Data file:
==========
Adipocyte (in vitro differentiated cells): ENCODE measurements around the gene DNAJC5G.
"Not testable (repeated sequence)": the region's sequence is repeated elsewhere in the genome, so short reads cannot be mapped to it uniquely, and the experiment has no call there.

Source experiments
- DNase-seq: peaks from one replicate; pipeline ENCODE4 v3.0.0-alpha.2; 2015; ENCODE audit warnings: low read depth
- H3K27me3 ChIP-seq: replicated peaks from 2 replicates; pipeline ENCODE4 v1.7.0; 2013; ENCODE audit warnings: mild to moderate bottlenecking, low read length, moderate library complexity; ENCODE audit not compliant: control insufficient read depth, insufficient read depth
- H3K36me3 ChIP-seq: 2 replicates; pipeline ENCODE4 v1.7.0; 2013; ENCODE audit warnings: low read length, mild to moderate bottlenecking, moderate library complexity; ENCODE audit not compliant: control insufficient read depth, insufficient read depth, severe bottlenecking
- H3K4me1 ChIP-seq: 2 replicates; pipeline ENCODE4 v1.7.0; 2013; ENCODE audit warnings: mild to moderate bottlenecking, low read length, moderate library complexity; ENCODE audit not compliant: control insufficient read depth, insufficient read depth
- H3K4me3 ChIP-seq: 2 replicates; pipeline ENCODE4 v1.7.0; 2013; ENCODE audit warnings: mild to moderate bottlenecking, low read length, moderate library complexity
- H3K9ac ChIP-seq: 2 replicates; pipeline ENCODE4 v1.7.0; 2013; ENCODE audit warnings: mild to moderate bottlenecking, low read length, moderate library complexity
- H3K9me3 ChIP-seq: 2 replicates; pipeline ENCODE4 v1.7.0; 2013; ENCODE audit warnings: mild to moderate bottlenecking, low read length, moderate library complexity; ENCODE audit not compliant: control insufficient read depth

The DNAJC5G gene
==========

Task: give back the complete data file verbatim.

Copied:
Adipocyte (in vitro differentiated cells): ENCODE measurements around the gene DNAJC5G.
"Not testable (repeated sequence)": the region's sequence is repeated elsewhere in the genome, so short reads cannot be mapped to it uniquely, and the experiment has no call there.

Source experiments
- DNase-seq: peaks from one replicate; pipeline ENCODE4 v3.0.0-alpha.2; 2015; ENCODE audit warnings: low read depth
- H3K27me3 ChIP-seq: replicated peaks from 2 replicates; pipeline ENCODE4 v1.7.0; 2013; ENCODE audit warnings: mild to moderate bottlenecking, low read length, moderate library complexity; ENCODE audit not compliant: control insufficient read depth, insufficient read depth
- H3K36me3 ChIP-seq: 2 replicates; pipeline ENCODE4 v1.7.0; 2013; ENCODE audit warnings: low read length, mild to moderate bottlenecking, moderate library complexity; ENCODE audit not compliant: control insufficient read depth, insufficient read depth, severe bottlenecking
- H3K4me1 ChIP-seq: 2 replicates; pipeline ENCODE4 v1.7.0; 2013; ENCODE audit warnings: mild to moderate bottlenecking, low read length, moderate library complexity; ENCODE audit not compliant: control insufficient read depth, insufficient read depth
- H3K4me3 ChIP-seq: 2 replicates; pipeline ENCODE4 v1.7.0; 2013; ENCODE audit warnings: mild to moderate bottlenecking, low read length, moderate library complexity
- H3K9ac ChIP-seq: 2 replicates; pipeline ENCODE4 v1.7.0; 2013; ENCODE audit warnings: mild to moderate bottlenecking, low read length, moderate library complexity
- H3K9me3 ChIP-seq: 2 replicates; pipeline ENCODE4 v1.7.0; 2013; ENCODE audit warnings: mild to moderate bottlenecking, low read length, moderate library complexity; ENCODE audit not compliant: control insufficient read depth

The DNAJC5G gene